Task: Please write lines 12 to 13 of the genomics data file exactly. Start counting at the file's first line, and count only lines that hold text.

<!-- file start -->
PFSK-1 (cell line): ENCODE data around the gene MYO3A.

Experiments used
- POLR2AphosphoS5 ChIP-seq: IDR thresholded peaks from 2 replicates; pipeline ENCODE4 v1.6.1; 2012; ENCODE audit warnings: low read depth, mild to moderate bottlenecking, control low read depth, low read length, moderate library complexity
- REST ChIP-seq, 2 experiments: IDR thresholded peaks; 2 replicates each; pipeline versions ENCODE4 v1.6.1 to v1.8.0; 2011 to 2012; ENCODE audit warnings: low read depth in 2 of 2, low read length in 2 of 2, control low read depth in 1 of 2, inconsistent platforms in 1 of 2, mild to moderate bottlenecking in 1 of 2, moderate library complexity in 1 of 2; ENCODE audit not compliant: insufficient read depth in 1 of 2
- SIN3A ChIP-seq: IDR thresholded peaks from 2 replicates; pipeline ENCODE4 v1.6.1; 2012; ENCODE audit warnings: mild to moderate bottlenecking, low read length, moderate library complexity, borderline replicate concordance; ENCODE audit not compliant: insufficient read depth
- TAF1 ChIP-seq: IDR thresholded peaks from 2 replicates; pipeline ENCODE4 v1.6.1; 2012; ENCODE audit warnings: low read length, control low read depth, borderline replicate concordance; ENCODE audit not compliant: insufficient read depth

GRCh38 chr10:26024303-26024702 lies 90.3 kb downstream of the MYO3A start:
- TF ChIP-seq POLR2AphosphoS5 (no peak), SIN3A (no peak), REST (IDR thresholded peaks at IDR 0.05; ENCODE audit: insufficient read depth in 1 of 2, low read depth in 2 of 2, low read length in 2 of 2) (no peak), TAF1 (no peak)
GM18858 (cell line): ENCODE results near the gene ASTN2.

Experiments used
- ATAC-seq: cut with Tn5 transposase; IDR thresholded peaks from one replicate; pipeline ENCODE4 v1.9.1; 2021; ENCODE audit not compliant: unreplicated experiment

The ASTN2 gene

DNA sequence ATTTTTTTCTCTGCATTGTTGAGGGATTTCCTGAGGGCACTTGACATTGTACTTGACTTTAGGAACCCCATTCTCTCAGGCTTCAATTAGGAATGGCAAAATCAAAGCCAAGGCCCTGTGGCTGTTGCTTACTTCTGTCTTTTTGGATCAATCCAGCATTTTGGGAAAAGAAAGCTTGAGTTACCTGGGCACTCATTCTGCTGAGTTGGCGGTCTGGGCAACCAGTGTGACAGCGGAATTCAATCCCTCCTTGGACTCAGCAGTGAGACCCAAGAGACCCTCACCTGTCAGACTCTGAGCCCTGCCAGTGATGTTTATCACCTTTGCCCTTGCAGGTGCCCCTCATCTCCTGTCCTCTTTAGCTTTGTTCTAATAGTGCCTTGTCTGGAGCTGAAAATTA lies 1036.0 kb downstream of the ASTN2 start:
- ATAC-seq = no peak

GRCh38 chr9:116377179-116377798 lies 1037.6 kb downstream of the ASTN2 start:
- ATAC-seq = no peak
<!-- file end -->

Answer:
The ASTN2 gene

DNA sequence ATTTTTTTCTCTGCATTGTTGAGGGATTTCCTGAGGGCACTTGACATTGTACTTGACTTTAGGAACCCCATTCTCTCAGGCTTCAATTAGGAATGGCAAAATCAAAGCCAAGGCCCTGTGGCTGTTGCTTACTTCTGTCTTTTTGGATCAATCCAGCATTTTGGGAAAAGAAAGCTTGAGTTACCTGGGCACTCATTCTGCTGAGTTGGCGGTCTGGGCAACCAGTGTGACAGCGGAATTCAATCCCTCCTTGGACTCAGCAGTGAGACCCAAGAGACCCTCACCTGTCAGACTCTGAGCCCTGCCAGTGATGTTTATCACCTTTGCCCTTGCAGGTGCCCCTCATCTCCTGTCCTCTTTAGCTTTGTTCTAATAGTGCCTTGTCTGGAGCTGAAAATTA lies 1036.0 kb downstream of the ASTN2 start: